Common foodborne illnesses (food poisoning) are caused by bacteria or by the toxic substances they produce. Harmful bacteria are commonly present in soil, raw meat, raw (unpasteurized) milk, pets, bugs, rodents, sneezes, coughs, and unwashed hands. These bacteria can cause problems if they come in contact with food and are allowed to grow.
raw eggs, meat, and seafood.
Stuff meat and poultry just before roasting or bake dressing in a separate dish. Any stuffing should reach a temperature of 165 o F.
Bacteria grow rapidly on protein-rich foods that are usually considered perishable such as eggs, milk, and meat. Bacteria do not grow as rapidly on fruits or vegetables. Gravies, stuffings, and bread can be special problems when they come into direct contact with meat.
Bacteria need time to grow. It takes a large number of bacteria to cause human illness.
Temperature Cooking Chart
Hamburger patty 155o F Pork 160o F Beef 145o F Poultry (white meat) 170o F (dark meat) 180o FPREPARATION
Keep hands and equipment that touch food clean, since bacteria can be transferred from pets, hands, and utensils to food. Clean can openers, cutting boards, and knives thoroughly each time you use them.
Cutting boards should be sanitized with a solution of 2 teaspoons liquid chlorine bleach in 1 quart of water after contact with meat, poultry, or dairy products. Rinse cutting board thoroughly after sanitizing.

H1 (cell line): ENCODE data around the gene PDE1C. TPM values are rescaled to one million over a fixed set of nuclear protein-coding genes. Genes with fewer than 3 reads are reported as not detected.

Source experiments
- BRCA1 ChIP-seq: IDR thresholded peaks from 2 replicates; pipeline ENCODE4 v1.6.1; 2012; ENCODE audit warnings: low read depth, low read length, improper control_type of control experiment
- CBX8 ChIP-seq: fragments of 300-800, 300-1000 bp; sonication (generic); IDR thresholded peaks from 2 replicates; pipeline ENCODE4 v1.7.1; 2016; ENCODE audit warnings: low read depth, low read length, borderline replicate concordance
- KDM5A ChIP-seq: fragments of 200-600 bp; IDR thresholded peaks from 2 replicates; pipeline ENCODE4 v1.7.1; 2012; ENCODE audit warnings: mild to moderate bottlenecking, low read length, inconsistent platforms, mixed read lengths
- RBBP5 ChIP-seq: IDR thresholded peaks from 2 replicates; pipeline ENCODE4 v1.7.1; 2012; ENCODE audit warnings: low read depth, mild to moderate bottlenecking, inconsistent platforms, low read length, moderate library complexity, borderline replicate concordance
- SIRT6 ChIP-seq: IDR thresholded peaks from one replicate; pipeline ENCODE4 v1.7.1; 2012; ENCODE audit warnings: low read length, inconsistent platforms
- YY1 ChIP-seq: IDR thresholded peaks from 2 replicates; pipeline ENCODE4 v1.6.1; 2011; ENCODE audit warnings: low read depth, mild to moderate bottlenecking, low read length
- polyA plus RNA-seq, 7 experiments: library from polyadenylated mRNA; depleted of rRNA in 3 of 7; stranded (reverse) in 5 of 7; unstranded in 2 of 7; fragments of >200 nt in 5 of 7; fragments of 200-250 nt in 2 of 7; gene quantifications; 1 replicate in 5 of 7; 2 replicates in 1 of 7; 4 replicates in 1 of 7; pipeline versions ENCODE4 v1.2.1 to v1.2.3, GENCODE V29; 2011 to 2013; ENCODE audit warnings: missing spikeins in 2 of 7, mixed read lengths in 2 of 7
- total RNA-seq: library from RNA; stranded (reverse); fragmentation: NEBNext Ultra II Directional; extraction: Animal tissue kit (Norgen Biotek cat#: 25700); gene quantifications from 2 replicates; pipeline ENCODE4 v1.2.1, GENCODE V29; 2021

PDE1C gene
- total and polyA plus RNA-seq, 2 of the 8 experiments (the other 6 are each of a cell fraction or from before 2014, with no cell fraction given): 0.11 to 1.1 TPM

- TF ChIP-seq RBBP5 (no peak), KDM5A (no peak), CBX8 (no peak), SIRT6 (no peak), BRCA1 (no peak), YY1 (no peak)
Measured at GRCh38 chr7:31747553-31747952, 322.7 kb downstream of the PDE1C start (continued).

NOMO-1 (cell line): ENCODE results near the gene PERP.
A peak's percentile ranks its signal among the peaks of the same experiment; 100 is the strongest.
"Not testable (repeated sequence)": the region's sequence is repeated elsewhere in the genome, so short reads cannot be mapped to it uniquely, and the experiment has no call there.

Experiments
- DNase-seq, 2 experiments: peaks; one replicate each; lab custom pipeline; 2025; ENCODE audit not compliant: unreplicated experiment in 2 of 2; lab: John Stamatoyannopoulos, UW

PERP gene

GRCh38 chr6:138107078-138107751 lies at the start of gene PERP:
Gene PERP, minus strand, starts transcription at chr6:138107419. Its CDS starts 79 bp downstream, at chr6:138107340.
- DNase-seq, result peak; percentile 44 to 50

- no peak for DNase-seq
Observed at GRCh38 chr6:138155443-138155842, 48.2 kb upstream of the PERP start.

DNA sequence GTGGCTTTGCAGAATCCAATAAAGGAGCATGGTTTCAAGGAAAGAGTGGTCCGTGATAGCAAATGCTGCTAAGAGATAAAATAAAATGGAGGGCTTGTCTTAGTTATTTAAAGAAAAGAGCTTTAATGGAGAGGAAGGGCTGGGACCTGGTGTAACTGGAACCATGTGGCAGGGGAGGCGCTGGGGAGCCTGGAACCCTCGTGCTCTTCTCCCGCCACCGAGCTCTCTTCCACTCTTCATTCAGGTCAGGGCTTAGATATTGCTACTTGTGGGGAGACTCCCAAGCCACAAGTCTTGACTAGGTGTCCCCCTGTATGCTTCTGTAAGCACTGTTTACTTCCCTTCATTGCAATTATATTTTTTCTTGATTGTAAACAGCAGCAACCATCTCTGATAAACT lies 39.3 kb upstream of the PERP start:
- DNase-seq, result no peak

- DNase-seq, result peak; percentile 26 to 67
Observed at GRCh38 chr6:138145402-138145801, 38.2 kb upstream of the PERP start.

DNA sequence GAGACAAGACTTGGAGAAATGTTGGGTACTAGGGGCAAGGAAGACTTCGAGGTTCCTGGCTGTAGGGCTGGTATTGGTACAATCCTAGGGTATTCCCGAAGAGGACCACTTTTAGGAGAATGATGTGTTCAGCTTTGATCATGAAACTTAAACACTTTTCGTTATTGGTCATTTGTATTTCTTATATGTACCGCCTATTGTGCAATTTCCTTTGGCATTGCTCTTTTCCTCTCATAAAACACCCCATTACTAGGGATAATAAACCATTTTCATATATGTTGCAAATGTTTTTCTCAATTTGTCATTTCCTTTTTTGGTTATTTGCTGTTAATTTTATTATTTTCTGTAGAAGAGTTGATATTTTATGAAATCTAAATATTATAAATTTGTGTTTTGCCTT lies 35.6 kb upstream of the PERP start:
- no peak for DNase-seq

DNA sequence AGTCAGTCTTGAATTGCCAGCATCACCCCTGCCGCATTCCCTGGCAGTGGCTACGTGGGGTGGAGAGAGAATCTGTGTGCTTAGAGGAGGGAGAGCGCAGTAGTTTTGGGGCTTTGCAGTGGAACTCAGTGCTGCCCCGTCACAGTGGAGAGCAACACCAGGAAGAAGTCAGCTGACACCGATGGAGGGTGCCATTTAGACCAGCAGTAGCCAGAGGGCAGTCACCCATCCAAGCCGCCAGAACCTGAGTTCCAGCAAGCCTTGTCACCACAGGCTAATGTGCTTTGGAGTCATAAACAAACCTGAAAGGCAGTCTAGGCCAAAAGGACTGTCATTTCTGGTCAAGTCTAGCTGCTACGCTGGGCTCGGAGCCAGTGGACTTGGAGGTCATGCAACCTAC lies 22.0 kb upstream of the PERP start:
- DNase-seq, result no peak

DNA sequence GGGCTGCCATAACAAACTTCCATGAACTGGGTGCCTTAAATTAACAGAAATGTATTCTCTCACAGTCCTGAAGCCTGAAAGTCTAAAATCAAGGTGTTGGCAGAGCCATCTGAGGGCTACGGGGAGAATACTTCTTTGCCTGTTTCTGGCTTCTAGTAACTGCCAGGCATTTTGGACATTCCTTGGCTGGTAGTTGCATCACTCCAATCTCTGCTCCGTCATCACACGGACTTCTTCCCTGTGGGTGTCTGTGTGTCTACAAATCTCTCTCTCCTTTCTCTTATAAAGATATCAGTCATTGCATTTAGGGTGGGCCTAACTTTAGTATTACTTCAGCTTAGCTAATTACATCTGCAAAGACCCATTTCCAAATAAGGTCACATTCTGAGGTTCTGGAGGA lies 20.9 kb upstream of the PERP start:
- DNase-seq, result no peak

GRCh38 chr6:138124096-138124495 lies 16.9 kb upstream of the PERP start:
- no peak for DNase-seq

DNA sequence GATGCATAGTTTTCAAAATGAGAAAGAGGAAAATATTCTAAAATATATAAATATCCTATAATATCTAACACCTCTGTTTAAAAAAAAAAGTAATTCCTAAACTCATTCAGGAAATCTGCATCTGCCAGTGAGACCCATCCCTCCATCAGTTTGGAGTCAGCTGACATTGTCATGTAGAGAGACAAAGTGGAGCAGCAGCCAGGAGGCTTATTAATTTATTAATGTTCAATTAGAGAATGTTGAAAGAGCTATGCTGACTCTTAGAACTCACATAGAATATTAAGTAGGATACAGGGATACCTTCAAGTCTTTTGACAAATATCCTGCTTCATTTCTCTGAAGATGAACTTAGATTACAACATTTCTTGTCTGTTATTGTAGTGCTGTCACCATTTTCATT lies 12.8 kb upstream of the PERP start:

Bacteria can be transferred from un-washed hands or unclean work surfaces to food. Bacteria can also be transferred from one food to another through direct contact (for example, turkey and dressing) or by using the same utensil to prepare two or more foods (for example, using the same knife to cut up a chicken and to dice potatoes for salad). Keep everything clean.
If using the "defrost" setting, cook food immediately.
Follow microwave directions for thorough cooking-cover, rotate, allow for stand time-as recipe directs.
Bacteria grow more quickly at warm temperatures than at cold temperatures. Cooking thoroughly will kill bacteria. The diagram below illustrates how temperature can affect bacterial growth. In general, remember that, if a food feels comfortable to touch, bacteria are growing rapidly.
Keep Hot Foods Hot Keep Cold Foods Cold
Reprinted by Libby Hoyle, Extension Food and Nutrition Specialist.
The Clemson University Cooperative Extension Service offers its programs to people of all ages, regardless of race, color, sex, religion, national origin, or disability and is an equal opportunity employer. Clemson University Cooperating with U.S. Department of Agriculture, South Carolina Counties. Issued in Furtherance of Cooperative Extension Work in Agriculture and Home Economics, Acts of May 8 and June 30, 1914
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